Brian Pounds‘ Strikes and Gutters braces breezy melodies (“Hold My Head High”) with vibrant vignettes (“Sunday Dress”). Peak points showcase the Austin resident’s focused lyrics and thoughtful song craft (“Somewhere, Maybe Carolina”).
The Voice enthusiasts might recall Pounds’ buoyant cover of “Wagon Wheel,” which got the attention of the judges Blake Shelton and Cee Lo Green in 2013. Strikes and Gutters follows his bare-bones album Live at the Cactus Café from earlier this year.
CMT Edge: Explain the album title Strikes and Gutters.
Pounds: It’s a quote from The Big Lebowski. They ask [Jeff Bridges’ character] the Dude how he’s doing and he goes, “Eh, strikes and gutters.” It’s something that I adopted into my vocabulary a lot. That’s been my experience with the music industry anyway. It’s big highs and low lows. That describes my experience playing, so I thought it was an appropriate title.
Does “strikes and gutters” also apply to the record’s lyrical theme?
I would say that the record’s really a commentary on my experience in the music business. Almost everything really has to do with being on the road. The record is happy at points and sad at points, so I would say the title has to do with the lyrical content as well. A lot of those songs were written in hotel rooms. Some were great and some were really bad.
Tell the story behind writing “Somewhere, Maybe Carolina.”
We were in L.A. for The Voice. They take you on various trips and you’re gone for about a month at a time, and you’re not allowed to leave the hotel because they’re afraid you’re gonna spill company secrets. So, there’s not much you can do and there weren’t very many people who were songwriters in the group. I met [fellow contestant] Austin Jenckes at the pool with someone else and they were swapping songs and we became friends real quickly.
We listened to each other’s songs and we tossed around the idea of writing a song. He said, “Well, I have this thing I really like.” It was that line, “somewhere, maybe Carolina” and that opening song riff. We literally wrote it in 30 minutes or an hour. I’ve always said that good songs take two weeks to write and great songs take about 10 minutes. It just sputtered out and clicked.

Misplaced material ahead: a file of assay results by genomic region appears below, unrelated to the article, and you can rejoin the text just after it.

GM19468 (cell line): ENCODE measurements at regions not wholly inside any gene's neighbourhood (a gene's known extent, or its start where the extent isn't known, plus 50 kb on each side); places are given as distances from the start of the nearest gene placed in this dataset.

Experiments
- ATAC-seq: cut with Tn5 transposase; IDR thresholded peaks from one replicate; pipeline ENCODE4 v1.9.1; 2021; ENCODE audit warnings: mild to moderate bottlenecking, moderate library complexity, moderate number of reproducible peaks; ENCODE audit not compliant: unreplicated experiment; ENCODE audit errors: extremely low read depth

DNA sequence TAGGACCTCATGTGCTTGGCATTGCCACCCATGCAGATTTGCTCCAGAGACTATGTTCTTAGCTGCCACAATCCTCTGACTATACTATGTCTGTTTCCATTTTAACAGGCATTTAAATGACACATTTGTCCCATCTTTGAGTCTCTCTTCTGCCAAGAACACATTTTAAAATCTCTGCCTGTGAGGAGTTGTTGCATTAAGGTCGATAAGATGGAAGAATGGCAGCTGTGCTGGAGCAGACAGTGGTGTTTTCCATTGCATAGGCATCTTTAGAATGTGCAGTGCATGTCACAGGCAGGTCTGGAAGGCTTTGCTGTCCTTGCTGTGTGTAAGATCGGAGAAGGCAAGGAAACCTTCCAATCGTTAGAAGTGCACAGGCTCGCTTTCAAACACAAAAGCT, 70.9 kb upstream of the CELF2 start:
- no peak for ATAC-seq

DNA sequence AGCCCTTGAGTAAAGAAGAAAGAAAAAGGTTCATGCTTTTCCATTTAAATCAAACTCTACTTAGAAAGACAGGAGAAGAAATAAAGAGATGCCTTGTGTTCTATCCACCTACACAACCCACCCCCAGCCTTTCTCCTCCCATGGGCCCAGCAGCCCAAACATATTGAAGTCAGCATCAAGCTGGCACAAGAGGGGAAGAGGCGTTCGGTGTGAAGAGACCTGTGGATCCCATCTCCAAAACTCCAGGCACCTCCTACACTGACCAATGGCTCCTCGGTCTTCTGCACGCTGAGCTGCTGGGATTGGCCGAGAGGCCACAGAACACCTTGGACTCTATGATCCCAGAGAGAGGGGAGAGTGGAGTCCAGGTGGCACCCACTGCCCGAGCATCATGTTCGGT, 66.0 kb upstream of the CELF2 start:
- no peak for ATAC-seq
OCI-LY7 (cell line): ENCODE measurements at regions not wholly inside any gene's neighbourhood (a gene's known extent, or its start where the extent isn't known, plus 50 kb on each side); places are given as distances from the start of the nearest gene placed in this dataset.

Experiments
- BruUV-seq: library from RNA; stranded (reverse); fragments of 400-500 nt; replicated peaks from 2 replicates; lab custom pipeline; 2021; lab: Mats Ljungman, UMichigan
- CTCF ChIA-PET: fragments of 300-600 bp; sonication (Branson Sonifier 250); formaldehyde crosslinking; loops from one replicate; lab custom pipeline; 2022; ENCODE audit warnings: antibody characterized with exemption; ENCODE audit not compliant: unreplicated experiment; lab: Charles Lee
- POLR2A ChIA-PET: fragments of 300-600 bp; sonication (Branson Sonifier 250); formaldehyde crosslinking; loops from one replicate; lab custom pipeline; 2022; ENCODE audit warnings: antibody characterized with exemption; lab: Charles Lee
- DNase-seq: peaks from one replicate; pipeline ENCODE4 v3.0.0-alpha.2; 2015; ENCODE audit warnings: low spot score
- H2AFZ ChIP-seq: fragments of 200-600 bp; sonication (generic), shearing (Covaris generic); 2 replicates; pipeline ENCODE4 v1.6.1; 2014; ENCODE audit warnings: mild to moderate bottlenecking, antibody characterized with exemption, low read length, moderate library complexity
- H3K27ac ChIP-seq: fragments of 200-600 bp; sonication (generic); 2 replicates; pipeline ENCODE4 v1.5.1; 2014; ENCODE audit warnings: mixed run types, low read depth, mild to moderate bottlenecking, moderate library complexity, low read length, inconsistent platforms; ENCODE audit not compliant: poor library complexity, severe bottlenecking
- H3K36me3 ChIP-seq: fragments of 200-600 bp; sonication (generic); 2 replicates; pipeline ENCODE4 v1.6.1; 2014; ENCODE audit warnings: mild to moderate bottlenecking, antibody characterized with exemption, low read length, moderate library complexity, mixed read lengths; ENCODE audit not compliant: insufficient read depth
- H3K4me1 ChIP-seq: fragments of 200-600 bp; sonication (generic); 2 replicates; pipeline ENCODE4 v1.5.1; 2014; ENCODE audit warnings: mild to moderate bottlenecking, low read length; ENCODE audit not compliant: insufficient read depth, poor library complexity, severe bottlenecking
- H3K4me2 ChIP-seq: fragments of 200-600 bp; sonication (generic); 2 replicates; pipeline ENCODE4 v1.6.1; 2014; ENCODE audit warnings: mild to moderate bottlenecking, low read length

Was your experience on The Voice positive overall?
I met some great people who became friends and it did open a few doors. Looking back, though, I’m not sure if it was the best career move for me, just because The Voice wants big, powerhouse voices and that’s not my forte. I do it once or twice during a set but I like to be more lyrical and storytelling. There wasn’t much focus on songwriting or intimate moments. It was about a big, belting thing.
It is called The Voice.
Yeah, so there are people who know me from the show and they’re positive that I sing Nashville country like Darius Rucker or Jason Aldean. I do listen to Darius a little, but from his Hootie and the Blowfish days. Anyway, overall, it was really positive. You’ll never feel cooler than flying back and forth to L.A. for months at a time and everybody was great, but in the end I want to be more of a songwriter than a pseudo karaoke star.
Have you caught much flak for being on the show?
It’s hard to tell. People are generally pretty nice. Nobody’s a dick to your face. I would say the downside’s mostly in booking. My hour and a-half live show really works best in listening rooms like Strange Brew [in Austin] or the Blue Door in Oklahoma City.
At some of the places I’ll email to set up a show, they’ll see The Voice thing and say, “You know, man, that’s not really what we do here.” A lot of times, I’ll have to say something three or four times before they get that I’m more of a singer-songwriter than a country star.
Why did you pick the Cactus Café for your live record released earlier this year?
It was an off-the-cuff thing. The Cactus is hard to get into, but I have a friend named Shane Bartell who wrote “Sunday Dress” and he’s good friends with the guy who booked it. I wanted the name Live at the Cactus Café for the record. It was the night of the show and I brought him a flash drive and said, “Can you record this?” He said, “Sure.” We did and it sounded incredible to my ears. It came out really well.
Why include that cover of “Sunday Dress” on both discs?
It’s a long story, but here’s the short version. I moved to Austin in 2008 and was asking a friend, “Who do you listen to? Who does it for you?” He said, “Well, I have this song that I’m doing some cello parts for and it’s not released, and nobody’s supposed to know that I have it, but I’ll let you listen if you don’t tell anybody.”
We listened and it was awesome, but Shane wasn’t playing shows at the time and he hadn’t released a record and wasn’t going to, so I just heard it that once. I wasn’t able to hear it for two and a-half or three years, but it always stuck with me. It was very haunting the way the lyrics work with each other. I later found which bar Shane worked at and contemplated going in a few times and finally went in and introduced myself and we became friends.
We were looking for the right track to put on the new CD. I don’t know that the producer, Brian Douglas Phillips, was really stoked about the song, but I was. I had learned how to play it in a few different settings and guitar structures. I just felt really passionate about the song. It was the only thing I insisted would be on the record because I’m in love with the song and I thought it fit in nicely as a ballad.